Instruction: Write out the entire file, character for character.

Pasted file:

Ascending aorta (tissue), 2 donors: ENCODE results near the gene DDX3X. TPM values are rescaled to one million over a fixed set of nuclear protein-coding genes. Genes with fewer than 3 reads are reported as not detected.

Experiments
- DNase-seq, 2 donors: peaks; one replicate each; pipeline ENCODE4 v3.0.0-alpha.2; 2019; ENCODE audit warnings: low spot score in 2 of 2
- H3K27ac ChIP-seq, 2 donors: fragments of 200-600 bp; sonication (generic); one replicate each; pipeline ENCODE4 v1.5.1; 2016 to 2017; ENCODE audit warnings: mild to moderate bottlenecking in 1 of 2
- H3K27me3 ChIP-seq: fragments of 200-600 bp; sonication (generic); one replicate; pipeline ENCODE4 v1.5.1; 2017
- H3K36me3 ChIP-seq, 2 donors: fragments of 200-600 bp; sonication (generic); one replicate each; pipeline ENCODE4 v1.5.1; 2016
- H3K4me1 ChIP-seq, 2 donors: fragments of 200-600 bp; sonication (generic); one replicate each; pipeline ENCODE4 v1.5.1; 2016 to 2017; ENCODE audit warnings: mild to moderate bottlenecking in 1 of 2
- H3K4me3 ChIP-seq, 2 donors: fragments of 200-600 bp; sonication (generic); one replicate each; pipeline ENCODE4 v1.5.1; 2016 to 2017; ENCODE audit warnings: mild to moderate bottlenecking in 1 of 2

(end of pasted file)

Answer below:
Ascending aorta (tissue), 2 donors: ENCODE results near the gene DDX3X. TPM values are rescaled to one million over a fixed set of nuclear protein-coding genes. Genes with fewer than 3 reads are reported as not detected.

Experiments
- DNase-seq, 2 donors: peaks; one replicate each; pipeline ENCODE4 v3.0.0-alpha.2; 2019; ENCODE audit warnings: low spot score in 2 of 2
- H3K27ac ChIP-seq, 2 donors: fragments of 200-600 bp; sonication (generic); one replicate each; pipeline ENCODE4 v1.5.1; 2016 to 2017; ENCODE audit warnings: mild to moderate bottlenecking in 1 of 2
- H3K27me3 ChIP-seq: fragments of 200-600 bp; sonication (generic); one replicate; pipeline ENCODE4 v1.5.1; 2017
- H3K36me3 ChIP-seq, 2 donors: fragments of 200-600 bp; sonication (generic); one replicate each; pipeline ENCODE4 v1.5.1; 2016
- H3K4me1 ChIP-seq, 2 donors: fragments of 200-600 bp; sonication (generic); one replicate each; pipeline ENCODE4 v1.5.1; 2016 to 2017; ENCODE audit warnings: mild to moderate bottlenecking in 1 of 2
- H3K4me3 ChIP-seq, 2 donors: fragments of 200-600 bp; sonication (generic); one replicate each; pipeline ENCODE4 v1.5.1; 2016 to 2017; ENCODE audit warnings: mild to moderate bottlenecking in 1 of 2